ottawa rally parliament hill

Ottawa rally, August 28, 1971

Part of the TGA contingent, Peter Zorzi with Custodial placard, David Newcome and Paul Macdonald with Toronto Gay Action banner

A demand for recognition, made at the doors to Parliament by a coalition of gay groups, this was the first major statement by the gay community as a community. A parallel demonstration was held in Vancouver at the same time. The thirteen page brief with its ten demands was prepared by Toronto Gay Action, co-ordinators and instigators of this demonstration. Among the speakers were Charlie Hill in a TGA guise, and George Hislop and Pat Murphy on behalf of CHAT. The front cover of the first issue of The Body Politic shows people boarding the bus in Toronto for this event.

The rally took place in a steady drizzle. TGA and CHAT had chartered a bus from Toronto to Ottawa. Another bus or two delivered people from other cities. On the Hill we huddled around the portico of the East Block, hesitant, waiting for the appointed hour, wondering if any onlookers or media would show up. It sure looked lonely, nobody to be seen but us. Finally we raised our banners and placards, and started up the hill to the Parliament Buildings. Once we showed signs of life the reporters and photographers began appearing out of nowhere. They had been waiting for us and we became news across the country.

A proclamation to the country of our presence as a community, this was equally and importantly the announcement to other gay people of our existence in Canada as a movement. On the anniversary of the legal changes of a couple of years before, it was declared that those changes would not do, that society itself would have to change, that we would in fact force it to change. Which we did. We've gotten farther than most of us ever thought we would in those days, and of course not nearly far enough.

I was a bit disappointed when the annual Pride Day in Toronto was moved from the anniversary of this August event to June, so it would coincide with the Stonewall celebration. Parochial on my part I suppose, it's hard for me to judge.

The TGA files at the Cdn. Lesbian & Gay Archives include brief personal reminisces of this event by George Hislop, Charlie Hill, and David Newcome.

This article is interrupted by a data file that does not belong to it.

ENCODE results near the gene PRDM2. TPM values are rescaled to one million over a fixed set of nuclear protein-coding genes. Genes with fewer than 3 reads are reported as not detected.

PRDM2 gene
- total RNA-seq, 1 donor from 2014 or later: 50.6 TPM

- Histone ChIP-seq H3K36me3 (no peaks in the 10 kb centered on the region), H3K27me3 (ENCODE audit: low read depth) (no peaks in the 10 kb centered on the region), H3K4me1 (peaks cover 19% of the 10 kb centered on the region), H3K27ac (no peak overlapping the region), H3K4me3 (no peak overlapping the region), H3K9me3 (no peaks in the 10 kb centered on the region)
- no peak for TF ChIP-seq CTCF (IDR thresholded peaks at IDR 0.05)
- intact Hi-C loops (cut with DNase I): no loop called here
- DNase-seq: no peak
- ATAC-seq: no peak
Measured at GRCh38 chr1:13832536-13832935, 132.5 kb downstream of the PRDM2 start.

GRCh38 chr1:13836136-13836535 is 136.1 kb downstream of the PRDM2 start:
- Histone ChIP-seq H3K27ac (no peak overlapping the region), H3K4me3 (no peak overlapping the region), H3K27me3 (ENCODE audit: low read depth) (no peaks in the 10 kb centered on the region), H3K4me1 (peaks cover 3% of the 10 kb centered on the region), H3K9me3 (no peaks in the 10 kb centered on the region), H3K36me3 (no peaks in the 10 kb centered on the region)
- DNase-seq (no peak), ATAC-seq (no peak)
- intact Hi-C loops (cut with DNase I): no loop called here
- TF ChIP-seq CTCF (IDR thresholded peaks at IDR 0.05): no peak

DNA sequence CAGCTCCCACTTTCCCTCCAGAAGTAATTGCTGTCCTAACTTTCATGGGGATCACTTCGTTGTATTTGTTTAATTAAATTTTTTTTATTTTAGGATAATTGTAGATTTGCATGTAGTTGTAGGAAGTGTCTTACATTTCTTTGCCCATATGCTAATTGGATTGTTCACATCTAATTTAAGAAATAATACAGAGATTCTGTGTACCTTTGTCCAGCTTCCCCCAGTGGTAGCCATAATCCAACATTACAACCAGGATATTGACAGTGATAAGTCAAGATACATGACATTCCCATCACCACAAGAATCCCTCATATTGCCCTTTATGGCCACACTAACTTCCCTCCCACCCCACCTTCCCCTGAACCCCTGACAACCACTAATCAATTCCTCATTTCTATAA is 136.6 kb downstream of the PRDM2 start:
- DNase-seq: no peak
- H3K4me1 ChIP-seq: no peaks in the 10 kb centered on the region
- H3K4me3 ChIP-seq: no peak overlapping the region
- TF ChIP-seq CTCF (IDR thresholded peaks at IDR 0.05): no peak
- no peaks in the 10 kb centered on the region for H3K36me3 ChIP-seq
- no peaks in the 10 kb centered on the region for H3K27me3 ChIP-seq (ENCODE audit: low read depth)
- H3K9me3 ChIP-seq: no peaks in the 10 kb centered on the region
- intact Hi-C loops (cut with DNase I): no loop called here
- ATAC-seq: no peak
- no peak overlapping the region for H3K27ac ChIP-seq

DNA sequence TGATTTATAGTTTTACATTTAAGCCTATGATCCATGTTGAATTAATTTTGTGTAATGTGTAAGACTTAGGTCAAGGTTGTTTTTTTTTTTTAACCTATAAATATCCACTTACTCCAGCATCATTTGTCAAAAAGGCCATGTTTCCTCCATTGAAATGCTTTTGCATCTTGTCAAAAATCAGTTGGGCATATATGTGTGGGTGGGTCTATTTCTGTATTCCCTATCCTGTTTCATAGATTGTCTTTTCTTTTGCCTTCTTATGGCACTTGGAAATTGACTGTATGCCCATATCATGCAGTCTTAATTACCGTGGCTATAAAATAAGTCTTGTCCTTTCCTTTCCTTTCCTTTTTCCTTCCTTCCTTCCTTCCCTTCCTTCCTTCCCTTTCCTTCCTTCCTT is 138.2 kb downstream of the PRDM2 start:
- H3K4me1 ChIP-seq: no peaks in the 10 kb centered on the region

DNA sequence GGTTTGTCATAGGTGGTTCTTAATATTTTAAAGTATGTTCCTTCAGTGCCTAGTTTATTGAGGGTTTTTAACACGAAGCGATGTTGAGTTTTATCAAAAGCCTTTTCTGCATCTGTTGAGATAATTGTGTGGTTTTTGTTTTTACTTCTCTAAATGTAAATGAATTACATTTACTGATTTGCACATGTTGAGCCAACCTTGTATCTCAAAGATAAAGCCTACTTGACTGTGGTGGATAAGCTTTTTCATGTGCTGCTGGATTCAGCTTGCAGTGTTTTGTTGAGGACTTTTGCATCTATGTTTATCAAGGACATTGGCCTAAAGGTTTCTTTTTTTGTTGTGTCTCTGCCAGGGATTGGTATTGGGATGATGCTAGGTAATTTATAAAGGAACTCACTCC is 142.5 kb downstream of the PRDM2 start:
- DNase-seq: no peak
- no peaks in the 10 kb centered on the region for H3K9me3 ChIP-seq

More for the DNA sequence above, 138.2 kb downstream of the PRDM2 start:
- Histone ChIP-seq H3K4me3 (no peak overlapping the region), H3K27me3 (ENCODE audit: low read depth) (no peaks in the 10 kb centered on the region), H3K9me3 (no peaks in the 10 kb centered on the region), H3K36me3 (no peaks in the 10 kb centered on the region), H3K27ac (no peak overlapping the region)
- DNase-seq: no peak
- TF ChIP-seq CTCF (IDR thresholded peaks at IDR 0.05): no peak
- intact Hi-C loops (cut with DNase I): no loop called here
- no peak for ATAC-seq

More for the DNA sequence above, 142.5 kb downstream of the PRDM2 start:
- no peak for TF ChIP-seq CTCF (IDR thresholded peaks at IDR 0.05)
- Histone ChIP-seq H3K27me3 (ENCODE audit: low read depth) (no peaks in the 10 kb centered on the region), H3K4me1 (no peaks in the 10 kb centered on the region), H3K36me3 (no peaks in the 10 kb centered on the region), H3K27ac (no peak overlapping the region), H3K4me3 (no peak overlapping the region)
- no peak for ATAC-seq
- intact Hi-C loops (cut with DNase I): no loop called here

August 21, 1991

"I went down to the Archives (Canadian Lesbian & Gay Archives) in the afternoon to finish up filing. . . . put up a display on the bulletin board to mark the 20th anniversary of the Ottawa demo of August 28, 1971. I'm probably the only person in the world who's bothered to remember it, who thinks it has great symbolic importance . . . Oh well."

In Toronto, at least, that's the way it felt in 1991. On the other hand even in 2011 Ottawa still holds Pride Week towards the end of August. Presumably this is a nod to 1971.


ottawa rally bus

Toronto, Bay St. bus station, preparing to board the bus for the Ottawa rally

From the left: 1st, Andre Ouellette; 4th, peeking over a shoulder, Peter Maloney; 7th, facing right, Linda Jain; in floral pattern, facing right, Pat Murphy; behind her with shoulder purse, Stephanie St. John; to her right, Bart Moncq.

ottawa rally bus

Toronto, Bay St. bus station, preparing to board the bus for the Ottawa rally

From the left: 1st, Andre Ouellette; 4th, back turned, white jacket and glasses, John Wilson; left of fire hydrant and gap, Peter Zorzi; right of fire hydrant in floral pattern, Pat Murphy; behind her, Linda Jain; a head above them in glasses, Tony Metie; to the right of him, Bart Moncq.

A relic of the old world and giving way to the new, across Bay St. is the Ford Hotel, with its drab decades-old Men's Beverage Room and its mixed gay/straight clientele. By 1973 the entire 12-storey building was gone, its cheap rooms no longer available for sex and mayhem of all varieties.



straight press coverage of Ottawa rally

ottawa we demand mural 2011

Ottawa mural on Gilmour at Bank St., Aug.25, 2011, the day before the official unveiling. The ladders have just been removed and you can still smell the paint.

Veni,Vidi,Vici (collectively anyway)